company is back in there running the railroad. I wonder how long it will take
before an American entity will be back in Panama running the canal?
Changing the subject just a little, I chuckle when I see advertisements
enticing travelers and vacationers to visit Costa Rica, describing it as an
"ecotourism paradise." I've been to Costa Rica and it's pretty alright,
but it's no Panama. Panama is far more beautiful and of course, has less earthquakes.
What is IPAT doing (or not doing)? Not much, from what I see from my vantage
point. Panama has consulates in Miami, New York, Houston, and Los Angeles
but you don't hear a "peep" out of them. They do little if anything
to promote Panama and tourism to Panama. They might do a little promotion
within their circles but nothing in mass media or at the retail level. And
I promise you, if there was even one ad in any type of medium, us Panamanians
here would be talking about it - that's how we are!
I live in Dallas and up until just a few months ago, we had a direct
flight from Dallas to Panama on American Airlines. Lack of passengers caused
its demise. And, do you know how many people here in Texas have a Panama connection?
Hundreds of thousands --- not only people from Panama and the old Canal Zone,
but people who for one reason or another (business, Military service or otherwise)
have been through Panama. During the entire period this flight was in operation,
I NEVER saw one ad about Panama, in any medium --- not one! As a matter of
fact, I still haven't. There has never been to my knowledge, a concerted,
focused campaign to encourage travel to Panama. To give you some perspective,
Dallas, Texas has over 32,000 millionaires, second only to New York. The Dallas-Fort
Worth Metropolitan area is 35% Hispanic in population (just over 1,000,000
Hispanics) and it has the 8th largest television market in the United States.
Yet, nothing is done to promote Panama on a wide scale or to encourage people
to visit. Do you realize what kind of a boost to the economy of Panama a solid
tourism industry would provide? But, honestly, Panama needs to get its act
together. It needs a good police force to clamp down on crime, an efficient
and clean transportation infrastructure (cabs, buses and rental cars), improved
communications throughout the country (ever try to make a call from the Interior
--- they're still in the communications "stone age"), improved roads
and traffic management (the traffic can wear down even the hardiest of travelers),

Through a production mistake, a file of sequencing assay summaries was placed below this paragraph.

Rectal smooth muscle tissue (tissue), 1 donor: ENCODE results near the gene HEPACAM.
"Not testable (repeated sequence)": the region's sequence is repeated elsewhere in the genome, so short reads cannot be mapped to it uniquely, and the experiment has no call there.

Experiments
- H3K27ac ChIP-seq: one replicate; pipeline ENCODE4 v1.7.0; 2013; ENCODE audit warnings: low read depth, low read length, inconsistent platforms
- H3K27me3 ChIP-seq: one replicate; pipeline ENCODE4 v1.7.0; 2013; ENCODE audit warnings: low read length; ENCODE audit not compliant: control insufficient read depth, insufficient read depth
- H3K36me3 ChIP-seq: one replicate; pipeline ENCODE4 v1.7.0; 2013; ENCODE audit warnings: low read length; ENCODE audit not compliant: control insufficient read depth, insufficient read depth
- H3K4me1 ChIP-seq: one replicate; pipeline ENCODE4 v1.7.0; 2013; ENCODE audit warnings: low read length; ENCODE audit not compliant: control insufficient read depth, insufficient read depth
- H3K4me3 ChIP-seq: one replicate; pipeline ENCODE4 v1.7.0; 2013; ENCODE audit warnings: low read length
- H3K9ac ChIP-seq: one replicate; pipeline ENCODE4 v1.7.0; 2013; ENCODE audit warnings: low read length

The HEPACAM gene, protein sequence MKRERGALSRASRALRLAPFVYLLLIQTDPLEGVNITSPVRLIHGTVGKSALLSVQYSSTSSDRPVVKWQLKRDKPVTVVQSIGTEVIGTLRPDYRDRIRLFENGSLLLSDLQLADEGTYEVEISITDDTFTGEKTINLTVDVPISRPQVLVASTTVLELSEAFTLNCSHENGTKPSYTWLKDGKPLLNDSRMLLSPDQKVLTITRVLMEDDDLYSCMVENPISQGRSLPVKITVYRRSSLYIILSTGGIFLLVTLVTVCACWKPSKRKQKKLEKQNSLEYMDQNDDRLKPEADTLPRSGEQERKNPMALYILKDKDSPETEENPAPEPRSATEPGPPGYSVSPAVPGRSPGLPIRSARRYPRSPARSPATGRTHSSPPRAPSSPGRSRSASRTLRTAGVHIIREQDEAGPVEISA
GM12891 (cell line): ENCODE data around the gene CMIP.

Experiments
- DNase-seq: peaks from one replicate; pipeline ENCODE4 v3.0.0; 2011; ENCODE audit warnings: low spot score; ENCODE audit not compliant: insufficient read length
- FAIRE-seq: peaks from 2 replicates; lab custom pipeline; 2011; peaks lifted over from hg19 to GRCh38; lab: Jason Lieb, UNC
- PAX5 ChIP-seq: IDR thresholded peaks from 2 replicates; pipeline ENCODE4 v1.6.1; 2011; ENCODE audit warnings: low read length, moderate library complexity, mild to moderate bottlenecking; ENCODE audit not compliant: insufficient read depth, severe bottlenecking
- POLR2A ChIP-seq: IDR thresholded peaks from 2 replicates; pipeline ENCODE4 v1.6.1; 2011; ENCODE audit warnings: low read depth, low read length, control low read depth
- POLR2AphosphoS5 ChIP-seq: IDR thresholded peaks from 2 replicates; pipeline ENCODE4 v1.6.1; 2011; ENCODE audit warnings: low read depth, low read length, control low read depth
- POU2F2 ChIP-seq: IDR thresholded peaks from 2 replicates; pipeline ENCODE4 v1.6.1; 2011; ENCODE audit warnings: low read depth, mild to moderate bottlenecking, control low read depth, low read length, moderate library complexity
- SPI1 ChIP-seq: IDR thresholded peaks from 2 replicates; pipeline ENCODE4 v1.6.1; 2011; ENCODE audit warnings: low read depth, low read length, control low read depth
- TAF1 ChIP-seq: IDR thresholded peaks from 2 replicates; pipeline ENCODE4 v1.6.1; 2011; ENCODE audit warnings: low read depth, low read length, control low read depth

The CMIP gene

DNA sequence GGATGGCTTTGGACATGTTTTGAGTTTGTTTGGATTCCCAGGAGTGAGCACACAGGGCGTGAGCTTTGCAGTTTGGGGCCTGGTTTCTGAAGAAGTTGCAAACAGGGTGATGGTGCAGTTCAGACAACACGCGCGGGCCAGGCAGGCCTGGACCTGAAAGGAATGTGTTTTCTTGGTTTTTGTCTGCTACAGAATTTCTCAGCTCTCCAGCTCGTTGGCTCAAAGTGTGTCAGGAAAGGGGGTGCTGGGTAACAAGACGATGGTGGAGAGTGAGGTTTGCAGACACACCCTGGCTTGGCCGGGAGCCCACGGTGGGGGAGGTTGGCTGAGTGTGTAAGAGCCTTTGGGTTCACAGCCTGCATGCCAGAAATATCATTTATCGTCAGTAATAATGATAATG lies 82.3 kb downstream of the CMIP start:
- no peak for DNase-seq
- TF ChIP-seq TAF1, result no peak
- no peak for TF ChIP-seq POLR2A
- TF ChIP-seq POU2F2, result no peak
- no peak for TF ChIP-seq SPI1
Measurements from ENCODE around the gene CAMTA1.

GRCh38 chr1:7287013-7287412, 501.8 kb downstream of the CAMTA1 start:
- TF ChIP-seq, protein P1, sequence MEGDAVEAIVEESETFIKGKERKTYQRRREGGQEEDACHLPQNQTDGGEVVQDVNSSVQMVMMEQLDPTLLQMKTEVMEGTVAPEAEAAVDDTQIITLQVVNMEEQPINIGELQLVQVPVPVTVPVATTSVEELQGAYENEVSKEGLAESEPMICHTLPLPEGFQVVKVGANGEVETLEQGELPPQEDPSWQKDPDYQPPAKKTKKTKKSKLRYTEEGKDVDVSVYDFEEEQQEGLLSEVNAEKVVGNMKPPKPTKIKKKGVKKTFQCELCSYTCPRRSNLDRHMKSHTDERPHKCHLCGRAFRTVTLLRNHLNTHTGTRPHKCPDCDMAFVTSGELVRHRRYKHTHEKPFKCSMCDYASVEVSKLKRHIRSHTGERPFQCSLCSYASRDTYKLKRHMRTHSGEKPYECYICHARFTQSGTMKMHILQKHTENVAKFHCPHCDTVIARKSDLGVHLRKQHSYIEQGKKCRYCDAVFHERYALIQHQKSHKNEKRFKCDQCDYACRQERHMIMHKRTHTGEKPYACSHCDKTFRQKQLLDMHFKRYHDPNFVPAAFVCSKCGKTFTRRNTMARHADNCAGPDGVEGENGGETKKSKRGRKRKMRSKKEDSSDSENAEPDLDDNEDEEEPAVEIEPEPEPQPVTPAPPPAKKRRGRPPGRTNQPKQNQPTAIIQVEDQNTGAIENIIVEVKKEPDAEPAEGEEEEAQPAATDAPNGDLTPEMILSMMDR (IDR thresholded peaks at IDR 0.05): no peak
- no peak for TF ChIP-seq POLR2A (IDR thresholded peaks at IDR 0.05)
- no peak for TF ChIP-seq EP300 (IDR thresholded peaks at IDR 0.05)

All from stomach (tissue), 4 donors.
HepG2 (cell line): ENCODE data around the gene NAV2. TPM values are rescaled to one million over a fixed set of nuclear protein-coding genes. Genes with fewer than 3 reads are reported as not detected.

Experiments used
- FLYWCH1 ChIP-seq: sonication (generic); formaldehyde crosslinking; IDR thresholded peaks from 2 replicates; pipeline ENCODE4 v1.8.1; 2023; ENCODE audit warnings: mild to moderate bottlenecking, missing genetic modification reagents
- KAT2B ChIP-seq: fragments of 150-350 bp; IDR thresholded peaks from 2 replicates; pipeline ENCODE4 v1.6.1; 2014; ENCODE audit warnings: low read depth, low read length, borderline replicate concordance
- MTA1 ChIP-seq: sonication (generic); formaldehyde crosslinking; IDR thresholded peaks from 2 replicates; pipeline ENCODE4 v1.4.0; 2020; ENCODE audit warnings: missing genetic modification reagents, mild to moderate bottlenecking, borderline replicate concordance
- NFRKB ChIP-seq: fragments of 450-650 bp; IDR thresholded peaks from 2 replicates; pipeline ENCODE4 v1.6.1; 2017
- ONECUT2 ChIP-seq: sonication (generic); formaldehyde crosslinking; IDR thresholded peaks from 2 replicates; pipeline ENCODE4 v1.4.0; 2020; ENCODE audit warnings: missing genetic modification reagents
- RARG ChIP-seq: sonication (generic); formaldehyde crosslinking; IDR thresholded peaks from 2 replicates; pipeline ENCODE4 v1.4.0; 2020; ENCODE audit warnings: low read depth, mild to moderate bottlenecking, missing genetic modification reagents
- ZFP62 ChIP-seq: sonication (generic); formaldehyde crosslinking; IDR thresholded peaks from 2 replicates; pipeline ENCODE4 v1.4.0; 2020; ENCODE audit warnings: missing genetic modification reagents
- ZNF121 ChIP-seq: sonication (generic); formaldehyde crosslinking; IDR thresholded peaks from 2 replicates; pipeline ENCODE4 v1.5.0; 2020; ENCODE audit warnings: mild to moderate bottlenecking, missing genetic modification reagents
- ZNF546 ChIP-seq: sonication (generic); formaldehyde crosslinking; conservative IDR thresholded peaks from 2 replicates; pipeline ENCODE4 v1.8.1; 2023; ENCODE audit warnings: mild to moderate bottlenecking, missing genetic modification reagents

and efficient and reliable postal service, courteous workers and representatives
of service industries and government. It should not be a chore to visit ---
it should be a pleasure.
All we hear about is the corruption, the money laundering, the drug
trafficking, the outrageous crime levels, and we never hear anything positive.
There has to be something positive somewhere in the Republic. One would think
that in this day and age of sophisticated public relations, marketing and
advertising, someone in IPAT would have figured out how to promote Panama
to increase tourism. Or is it possible that it too is riddled with "botellas...?"
Good sources on an old story?
As you undoubtedly know, the US administration's arrogant speeches following
the September 11 crisis re-awakened dormant memories for the Panamanian people
of the excesses of the 1989 invasion. Unfortunately my knowledge of that event
is scant. I was in the US at the time and my memory of the news does not serve
me well. (Even if it did, knowing the US media, my knowledge would be biased
Is there a site you know of that provides some history? Being located in
Boquete and not being able to read much Spanish yet, my information access
is severely limited.
I do hope you find the financial backing that you need. I sure appreciate
(Editor's note: It's hard to find an accurate and balanced account of the
1989 invasion, its causes and aftermath on the Internet. Virtually all of
the Internet versions I have seen are US military memoirs or propaganda for
one side or another. Nevertheless, much useful information and many interesting
photos can be obtained from these sources.
Of the post-invasion books that are available, my opinion is that the best
history and analysis of the lot is John Dinges's 'Our Man in Panama, the best
written is Richard Koster's and Guillermo Sanchez Borbon's 'In the Time of
the Tyrants,' and the best graphic presentation is 'The Enemy Within,' which
is published by Focus Publications. Noriega's memoir, 'America's Prisoner,
is disgusting and self-serving, but nevertheless a useful source if one is
looking for the whole story. The definitive history will have to await the
opening of presently unavailable government archives in both the United States